Premise isolation is the separation of a customer's private water system from the City's drinking water system. This separation is achieved by installing and maintaining an approved backflow device or assembly so that water that is at risk of contamination in a building cannot flow back in to the City's drinking water system.
Backflow into a public drinking water supply system can contaminate the water in that system. Each water purveyor has a responsibility to provide water that is usable and safe to drink under all foreseeable circumstances. In order to protect the public, premise isolation would be the City's first line of defense in protecting the public drinking water system. The Safe Drinking Water Act regulation mandates water purveyors to protect the water supply to the point of delivery. The CAN/CSA-B.64.10/B64.10.1 Selection and Installation of Backflow Preventers / Maintenance and Field Testing of Backflow Preventers requires premise isolation even if the water distribution system in the building complies with current plumbing code requirements because backflow into the potable water system can still occur if the individual protection in the building fails.
Yes. Winnipeg is one of the very few Canadian cities that do not include premise isolation for all businesses as a requirement in their Cross-Connection Control Program. All other major municipalities are implementing premise isolation for industrial, commercial, institutional and multi-unit buildings as the first and foremost level of protection to ensure the safety of their drinking water system.
All businesses identified with having a severe degree hazard under the current Water Works By-law are already required to have premise isolation.
All businesses will at some point be required to install premise isolation. The requirements are based on the CAN/CSA-B64.10/B64.10.1 Selection and Installation of Backflow Preventers / Maintenance and Field Testing of Backflow Preventers. The type of backflow preventer selected is based on the degree of potential hazard to public health identified as severe, moderate or minor. All businesses are considered to be a moderate or severe hazard.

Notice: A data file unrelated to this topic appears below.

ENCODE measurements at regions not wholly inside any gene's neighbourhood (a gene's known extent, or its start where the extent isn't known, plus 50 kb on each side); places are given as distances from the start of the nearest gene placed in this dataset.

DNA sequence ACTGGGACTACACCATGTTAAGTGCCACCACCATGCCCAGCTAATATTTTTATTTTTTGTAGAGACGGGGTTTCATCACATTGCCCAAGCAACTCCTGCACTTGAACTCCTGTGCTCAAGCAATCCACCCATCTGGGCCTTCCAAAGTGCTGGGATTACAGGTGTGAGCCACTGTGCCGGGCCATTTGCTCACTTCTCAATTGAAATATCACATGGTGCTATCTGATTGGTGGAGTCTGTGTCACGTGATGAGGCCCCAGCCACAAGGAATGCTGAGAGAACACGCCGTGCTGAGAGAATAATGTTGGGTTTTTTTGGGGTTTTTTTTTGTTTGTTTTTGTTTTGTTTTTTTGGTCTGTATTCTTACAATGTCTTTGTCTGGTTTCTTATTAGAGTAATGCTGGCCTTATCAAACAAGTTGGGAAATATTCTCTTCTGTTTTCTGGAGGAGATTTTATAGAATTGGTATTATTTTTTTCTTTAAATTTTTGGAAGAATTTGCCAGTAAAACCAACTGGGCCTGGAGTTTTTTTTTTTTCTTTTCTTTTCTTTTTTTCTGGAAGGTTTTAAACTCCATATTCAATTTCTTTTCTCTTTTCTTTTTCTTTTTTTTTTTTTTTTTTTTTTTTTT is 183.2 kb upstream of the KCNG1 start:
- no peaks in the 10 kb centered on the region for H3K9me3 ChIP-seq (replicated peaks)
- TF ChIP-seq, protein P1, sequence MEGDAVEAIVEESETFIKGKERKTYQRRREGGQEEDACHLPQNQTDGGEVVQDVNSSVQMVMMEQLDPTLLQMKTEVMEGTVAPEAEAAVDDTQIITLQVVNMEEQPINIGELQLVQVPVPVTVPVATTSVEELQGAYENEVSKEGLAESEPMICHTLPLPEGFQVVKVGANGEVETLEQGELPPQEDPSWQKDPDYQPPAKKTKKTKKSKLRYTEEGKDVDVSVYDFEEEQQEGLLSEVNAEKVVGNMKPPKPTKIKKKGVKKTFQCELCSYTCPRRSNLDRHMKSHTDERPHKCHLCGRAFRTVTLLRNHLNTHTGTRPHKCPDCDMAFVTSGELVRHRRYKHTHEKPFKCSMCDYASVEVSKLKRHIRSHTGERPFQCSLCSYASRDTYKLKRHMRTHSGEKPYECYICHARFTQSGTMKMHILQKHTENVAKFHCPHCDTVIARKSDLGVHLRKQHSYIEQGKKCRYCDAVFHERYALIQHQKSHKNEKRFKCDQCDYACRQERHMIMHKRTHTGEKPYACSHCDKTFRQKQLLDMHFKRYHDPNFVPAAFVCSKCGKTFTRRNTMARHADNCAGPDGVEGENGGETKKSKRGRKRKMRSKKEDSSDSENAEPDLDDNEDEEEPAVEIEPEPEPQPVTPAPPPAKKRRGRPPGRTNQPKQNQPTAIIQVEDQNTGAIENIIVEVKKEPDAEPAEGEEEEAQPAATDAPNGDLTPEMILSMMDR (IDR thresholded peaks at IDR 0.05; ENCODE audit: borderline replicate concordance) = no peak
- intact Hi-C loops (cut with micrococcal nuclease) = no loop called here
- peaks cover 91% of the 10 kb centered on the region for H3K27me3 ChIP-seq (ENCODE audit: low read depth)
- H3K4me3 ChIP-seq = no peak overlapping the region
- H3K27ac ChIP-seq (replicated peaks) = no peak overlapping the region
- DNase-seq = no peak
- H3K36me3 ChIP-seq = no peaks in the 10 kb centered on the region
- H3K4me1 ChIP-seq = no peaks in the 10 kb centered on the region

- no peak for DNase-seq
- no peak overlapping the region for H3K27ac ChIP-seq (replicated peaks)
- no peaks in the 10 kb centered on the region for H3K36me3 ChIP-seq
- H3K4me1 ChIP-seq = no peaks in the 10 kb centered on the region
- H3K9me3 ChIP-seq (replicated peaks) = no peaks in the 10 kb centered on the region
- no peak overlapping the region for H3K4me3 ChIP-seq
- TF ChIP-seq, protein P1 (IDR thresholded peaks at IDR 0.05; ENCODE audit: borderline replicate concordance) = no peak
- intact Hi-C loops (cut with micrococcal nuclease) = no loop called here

A severe or moderate hazard is based on "Guide to Degree of Hazard" contained in CAN/CSA-B64.10/B64.10.1
Severe hazards are any cross-connections or potential cross-connections that involves water that has additives or substances that, under any concentration, can create a danger to public health. Severe hazards are typically found in industrial, commercial facilities, hospitals and mortuaries.
Moderate hazards are hazards with a low probability of becoming a 'severe hazard'. The water's aesthetic qualities have been further reduced, and under certain conditions, may create a danger to public health. Moderate hazards are typically found in office buildings, schools, shopping malls, and high-rise buildings.
In properties where there is a severe degree of hazard to public health, the owner must install a reduced pressure principal assembly (RP) on the incoming water line at the water meter location for premise isolation.